Gas prices in the United States have reached record highs. As of mid-June, gasoline prices hit an average of $5.01 a gallon for the first time in U.S. history.
While rising gas prices are a pain at the pump, they also hurt consumers across the board. Higher gas prices translate to higher transportation costs, causing everything from food, construction material, and more to increase in price.
So, why is 2022 wrought with climbing gas prices? Keep reading to find out!
REBOUNDING FROM COVID-19
One of the first things we can blame for the higher gas prices is the COVID-19 pandemic. In 2020, everyone was locked down and going nowhere, causing oil prices to plummet below zero.
Crude oil stores filled up while traders in oil futures scrambled to unload their positions in crude oil. This led to some paying buyers to take future oil deliveries off their hands.
While the negative prices didn’t last long, oil prices stayed cheap for most of 2020. The apparent response to the lack of demand was for energy companies and significant oil-exporting countries in OPEC to cut back on production.
Today, the U.S. oil demand is about the same as it was pre-COVID. However, oil production is still slow-moving, taking considerable time to restart.
THE BIDEN ADMINISTRATION
While the Biden administration has demanded that oil producers start tapping into unused wells and drilling new ones, they are hesitant to do so. Why? Because oil prices have crashed twice in the past eight years and many executives believe another is inevitable.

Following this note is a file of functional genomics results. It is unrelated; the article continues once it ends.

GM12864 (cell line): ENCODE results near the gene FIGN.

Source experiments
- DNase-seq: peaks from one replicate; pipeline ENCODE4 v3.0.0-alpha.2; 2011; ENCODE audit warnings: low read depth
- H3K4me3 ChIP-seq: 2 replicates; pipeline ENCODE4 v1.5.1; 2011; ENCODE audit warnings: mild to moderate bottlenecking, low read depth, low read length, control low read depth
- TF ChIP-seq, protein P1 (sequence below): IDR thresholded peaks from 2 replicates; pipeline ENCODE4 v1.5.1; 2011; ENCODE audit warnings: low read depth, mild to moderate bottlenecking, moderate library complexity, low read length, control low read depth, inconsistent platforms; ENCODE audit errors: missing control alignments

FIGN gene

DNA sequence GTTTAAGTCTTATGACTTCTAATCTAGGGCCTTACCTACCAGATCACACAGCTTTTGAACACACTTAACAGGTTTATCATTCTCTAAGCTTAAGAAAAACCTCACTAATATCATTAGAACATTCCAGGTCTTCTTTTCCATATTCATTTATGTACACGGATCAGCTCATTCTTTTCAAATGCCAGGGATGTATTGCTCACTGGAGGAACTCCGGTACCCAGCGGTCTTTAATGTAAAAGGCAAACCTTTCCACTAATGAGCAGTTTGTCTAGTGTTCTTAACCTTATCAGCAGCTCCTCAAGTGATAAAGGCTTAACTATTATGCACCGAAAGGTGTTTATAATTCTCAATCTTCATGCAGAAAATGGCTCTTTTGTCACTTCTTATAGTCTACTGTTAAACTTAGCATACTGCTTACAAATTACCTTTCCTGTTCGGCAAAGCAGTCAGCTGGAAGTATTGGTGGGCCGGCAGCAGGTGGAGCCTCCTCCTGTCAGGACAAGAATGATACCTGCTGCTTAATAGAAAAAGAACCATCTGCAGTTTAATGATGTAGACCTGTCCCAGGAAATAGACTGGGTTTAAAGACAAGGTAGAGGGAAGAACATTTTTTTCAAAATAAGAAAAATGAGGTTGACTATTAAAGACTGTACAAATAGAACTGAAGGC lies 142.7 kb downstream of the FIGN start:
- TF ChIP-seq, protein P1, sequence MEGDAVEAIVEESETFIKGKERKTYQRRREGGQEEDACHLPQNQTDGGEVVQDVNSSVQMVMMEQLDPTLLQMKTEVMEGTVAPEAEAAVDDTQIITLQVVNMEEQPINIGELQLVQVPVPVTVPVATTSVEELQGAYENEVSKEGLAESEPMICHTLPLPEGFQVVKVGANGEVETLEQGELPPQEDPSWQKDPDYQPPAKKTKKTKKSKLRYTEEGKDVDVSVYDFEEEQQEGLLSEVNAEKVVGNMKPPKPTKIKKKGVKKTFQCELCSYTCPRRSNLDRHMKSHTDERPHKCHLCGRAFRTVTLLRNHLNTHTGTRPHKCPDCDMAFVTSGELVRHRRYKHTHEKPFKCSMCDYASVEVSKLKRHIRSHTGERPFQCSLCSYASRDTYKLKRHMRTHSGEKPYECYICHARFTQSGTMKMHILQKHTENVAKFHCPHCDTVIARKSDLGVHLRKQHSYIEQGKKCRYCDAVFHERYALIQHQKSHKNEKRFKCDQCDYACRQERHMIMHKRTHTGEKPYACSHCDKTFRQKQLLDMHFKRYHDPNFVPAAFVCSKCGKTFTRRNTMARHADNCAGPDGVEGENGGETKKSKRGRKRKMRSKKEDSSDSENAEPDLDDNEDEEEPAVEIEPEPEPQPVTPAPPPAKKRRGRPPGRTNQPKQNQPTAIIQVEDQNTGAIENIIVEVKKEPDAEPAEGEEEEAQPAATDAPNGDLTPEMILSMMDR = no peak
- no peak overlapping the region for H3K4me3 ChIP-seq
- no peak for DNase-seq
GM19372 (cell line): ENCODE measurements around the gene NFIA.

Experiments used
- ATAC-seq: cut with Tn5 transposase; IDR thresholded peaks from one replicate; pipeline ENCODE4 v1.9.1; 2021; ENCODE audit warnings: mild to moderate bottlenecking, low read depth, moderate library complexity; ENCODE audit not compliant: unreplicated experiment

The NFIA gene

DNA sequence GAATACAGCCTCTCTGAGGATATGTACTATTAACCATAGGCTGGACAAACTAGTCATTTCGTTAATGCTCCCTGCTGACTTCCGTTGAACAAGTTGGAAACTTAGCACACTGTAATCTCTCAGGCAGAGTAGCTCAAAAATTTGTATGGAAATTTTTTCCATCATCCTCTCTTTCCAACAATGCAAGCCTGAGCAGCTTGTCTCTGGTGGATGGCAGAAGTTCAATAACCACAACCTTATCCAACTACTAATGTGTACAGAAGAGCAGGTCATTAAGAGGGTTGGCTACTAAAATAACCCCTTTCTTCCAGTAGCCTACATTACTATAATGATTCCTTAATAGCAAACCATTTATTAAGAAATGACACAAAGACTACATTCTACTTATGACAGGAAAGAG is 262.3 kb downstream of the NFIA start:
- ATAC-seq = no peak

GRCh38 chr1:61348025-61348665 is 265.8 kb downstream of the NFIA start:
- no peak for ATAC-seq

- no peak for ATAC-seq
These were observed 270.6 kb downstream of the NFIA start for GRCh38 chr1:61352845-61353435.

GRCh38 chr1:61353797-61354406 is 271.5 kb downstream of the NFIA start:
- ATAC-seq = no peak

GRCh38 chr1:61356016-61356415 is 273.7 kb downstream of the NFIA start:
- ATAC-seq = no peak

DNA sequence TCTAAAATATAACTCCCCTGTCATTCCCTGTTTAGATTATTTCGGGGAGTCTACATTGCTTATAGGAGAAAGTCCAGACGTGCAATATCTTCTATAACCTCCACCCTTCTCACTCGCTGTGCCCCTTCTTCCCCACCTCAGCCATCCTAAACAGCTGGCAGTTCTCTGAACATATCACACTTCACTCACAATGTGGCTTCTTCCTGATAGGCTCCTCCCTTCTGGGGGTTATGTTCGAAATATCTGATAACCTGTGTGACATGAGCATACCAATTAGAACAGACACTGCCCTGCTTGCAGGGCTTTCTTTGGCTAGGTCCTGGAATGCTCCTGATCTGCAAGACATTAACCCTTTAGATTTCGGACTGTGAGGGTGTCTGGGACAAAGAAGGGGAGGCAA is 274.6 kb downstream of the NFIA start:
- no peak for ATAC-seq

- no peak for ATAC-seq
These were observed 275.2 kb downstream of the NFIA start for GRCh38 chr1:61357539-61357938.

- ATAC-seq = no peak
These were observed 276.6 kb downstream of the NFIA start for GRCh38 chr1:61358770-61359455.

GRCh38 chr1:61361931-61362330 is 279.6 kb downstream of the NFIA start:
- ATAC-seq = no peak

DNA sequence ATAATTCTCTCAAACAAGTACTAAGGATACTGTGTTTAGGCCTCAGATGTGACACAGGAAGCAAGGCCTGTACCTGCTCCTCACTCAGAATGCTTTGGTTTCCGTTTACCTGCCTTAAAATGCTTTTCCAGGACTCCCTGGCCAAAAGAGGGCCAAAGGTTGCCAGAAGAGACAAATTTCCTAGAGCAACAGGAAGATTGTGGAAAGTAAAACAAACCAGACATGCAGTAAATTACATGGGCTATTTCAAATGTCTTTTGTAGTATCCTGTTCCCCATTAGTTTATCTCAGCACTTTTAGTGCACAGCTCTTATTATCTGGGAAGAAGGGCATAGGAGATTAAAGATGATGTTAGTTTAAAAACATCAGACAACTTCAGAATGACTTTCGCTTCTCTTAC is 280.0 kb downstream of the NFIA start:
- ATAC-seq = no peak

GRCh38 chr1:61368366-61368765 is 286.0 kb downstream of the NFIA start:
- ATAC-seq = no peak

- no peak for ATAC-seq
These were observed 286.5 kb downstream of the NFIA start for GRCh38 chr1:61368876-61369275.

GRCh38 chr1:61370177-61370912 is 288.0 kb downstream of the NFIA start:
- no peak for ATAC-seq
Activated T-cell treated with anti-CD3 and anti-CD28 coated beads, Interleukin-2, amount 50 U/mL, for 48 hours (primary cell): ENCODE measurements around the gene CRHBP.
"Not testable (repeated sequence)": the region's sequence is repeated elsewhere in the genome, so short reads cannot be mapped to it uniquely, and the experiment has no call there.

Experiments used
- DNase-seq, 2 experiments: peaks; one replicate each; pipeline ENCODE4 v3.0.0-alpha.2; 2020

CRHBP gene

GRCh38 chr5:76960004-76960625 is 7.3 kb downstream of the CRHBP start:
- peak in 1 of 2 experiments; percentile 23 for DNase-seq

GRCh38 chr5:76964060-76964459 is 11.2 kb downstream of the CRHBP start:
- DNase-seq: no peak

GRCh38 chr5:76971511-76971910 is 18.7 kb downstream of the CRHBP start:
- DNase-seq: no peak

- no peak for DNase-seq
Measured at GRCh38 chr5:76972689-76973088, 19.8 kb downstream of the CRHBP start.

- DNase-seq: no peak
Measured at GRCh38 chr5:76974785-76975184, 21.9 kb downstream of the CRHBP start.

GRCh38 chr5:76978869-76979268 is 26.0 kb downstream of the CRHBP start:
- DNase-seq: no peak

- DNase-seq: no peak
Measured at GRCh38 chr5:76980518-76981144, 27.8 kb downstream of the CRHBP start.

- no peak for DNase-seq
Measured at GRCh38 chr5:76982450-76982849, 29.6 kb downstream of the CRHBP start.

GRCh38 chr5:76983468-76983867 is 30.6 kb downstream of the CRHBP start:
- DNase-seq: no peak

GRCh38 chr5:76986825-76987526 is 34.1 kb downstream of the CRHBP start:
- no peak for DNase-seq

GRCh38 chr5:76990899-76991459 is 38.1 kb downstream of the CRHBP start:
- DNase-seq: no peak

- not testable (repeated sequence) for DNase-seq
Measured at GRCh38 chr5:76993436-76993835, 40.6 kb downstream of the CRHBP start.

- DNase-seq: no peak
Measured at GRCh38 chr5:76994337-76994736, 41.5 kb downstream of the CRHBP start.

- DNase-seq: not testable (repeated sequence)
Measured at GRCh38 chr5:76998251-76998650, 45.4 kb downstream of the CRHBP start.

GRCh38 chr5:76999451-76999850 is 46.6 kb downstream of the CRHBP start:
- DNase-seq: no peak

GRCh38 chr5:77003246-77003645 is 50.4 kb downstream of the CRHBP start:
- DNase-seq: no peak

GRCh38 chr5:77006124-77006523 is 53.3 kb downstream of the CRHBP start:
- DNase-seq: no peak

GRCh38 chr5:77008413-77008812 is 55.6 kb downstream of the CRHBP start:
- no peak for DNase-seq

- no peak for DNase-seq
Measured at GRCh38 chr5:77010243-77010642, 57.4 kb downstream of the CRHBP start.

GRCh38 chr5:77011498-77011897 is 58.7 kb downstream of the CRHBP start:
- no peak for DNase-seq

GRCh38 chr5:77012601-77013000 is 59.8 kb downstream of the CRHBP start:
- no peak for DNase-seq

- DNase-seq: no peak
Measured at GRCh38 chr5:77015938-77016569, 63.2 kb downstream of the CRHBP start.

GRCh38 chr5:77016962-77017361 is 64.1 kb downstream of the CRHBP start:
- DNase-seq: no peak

Even though the price of oil is at an all-time high, oil executives are afraid that prices will tank over the life of the wells they are being pressured to use.
The Biden administration is also pushing the conversion to electric cars and clean energy. While this is making the environmentalists happy, it’s leaving oil executives hesitant to invest more money into oil production when they could not be earning profits from these oil wells in ten years.
THE WAR ON UKRAINE
Russia is the world’s second-largest oil exporter, falling just behind the United States. Approximately every one in 10 oil barrels comes from Russia.
Before the war, about half of Russia’s exports went to Europe; as of last year, about eight percent of U.S. crude oil imports came from Russia.
Since Russia invaded Ukraine in February, the European Union, United States, and other major economies have placed heavy sanctions on the country, causing Russia to sell less oil. Unfortunately, these sanctions have reduced the global supply of crude oil, resulting in extreme price jumps for the precious resource.
WHAT CAN WE DO?
Analysts suggest that the energy market could be fundamentally reworked. Over time, we can change the flow of crude oil production, thus relying less on Russia for their product. Not only would this hopefully reduce oil costs and gas prices, but it would also effectively reduce Russia’s current leverage over Europe. However, until more supply becomes available or demand for oil falls, prices at the pump will most likely remain high.
HOME SERVICE OIL
In these uncertain times, wouldn’t you feel more comfortable having bulk fuel delivery to guarantee your fleet, farm equipment, and more will be filled up on time and at a fixed rate? Your answer should be yes!
At Home Service Oil, we provide high-quality fuel and more to ensure your business runs as smoothly as possible.
Visit our website today to see all the services and products we provide!